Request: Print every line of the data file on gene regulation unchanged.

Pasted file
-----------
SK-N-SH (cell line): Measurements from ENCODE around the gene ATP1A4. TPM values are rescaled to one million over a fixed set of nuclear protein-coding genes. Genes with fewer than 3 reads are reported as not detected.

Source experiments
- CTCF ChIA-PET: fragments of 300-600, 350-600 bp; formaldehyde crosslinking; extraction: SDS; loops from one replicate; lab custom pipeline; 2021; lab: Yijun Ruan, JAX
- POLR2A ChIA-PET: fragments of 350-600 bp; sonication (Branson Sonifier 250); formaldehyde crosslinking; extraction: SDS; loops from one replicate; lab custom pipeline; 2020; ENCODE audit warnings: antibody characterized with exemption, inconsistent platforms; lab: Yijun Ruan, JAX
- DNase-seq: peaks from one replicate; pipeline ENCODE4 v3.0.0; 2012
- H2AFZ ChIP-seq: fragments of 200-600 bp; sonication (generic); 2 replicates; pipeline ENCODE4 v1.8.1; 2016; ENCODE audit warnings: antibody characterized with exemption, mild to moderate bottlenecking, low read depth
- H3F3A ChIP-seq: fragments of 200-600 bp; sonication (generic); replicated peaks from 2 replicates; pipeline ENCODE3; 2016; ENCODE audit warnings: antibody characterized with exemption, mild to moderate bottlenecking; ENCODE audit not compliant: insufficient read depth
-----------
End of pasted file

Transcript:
SK-N-SH (cell line): Measurements from ENCODE around the gene ATP1A4. TPM values are rescaled to one million over a fixed set of nuclear protein-coding genes. Genes with fewer than 3 reads are reported as not detected.

Source experiments
- CTCF ChIA-PET: fragments of 300-600, 350-600 bp; formaldehyde crosslinking; extraction: SDS; loops from one replicate; lab custom pipeline; 2021; lab: Yijun Ruan, JAX
- POLR2A ChIA-PET: fragments of 350-600 bp; sonication (Branson Sonifier 250); formaldehyde crosslinking; extraction: SDS; loops from one replicate; lab custom pipeline; 2020; ENCODE audit warnings: antibody characterized with exemption, inconsistent platforms; lab: Yijun Ruan, JAX
- DNase-seq: peaks from one replicate; pipeline ENCODE4 v3.0.0; 2012
- H2AFZ ChIP-seq: fragments of 200-600 bp; sonication (generic); 2 replicates; pipeline ENCODE4 v1.8.1; 2016; ENCODE audit warnings: antibody characterized with exemption, mild to moderate bottlenecking, low read depth
- H3F3A ChIP-seq: fragments of 200-600 bp; sonication (generic); replicated peaks from 2 replicates; pipeline ENCODE3; 2016; ENCODE audit warnings: antibody characterized with exemption, mild to moderate bottlenecking; ENCODE audit not compliant: insufficient read depth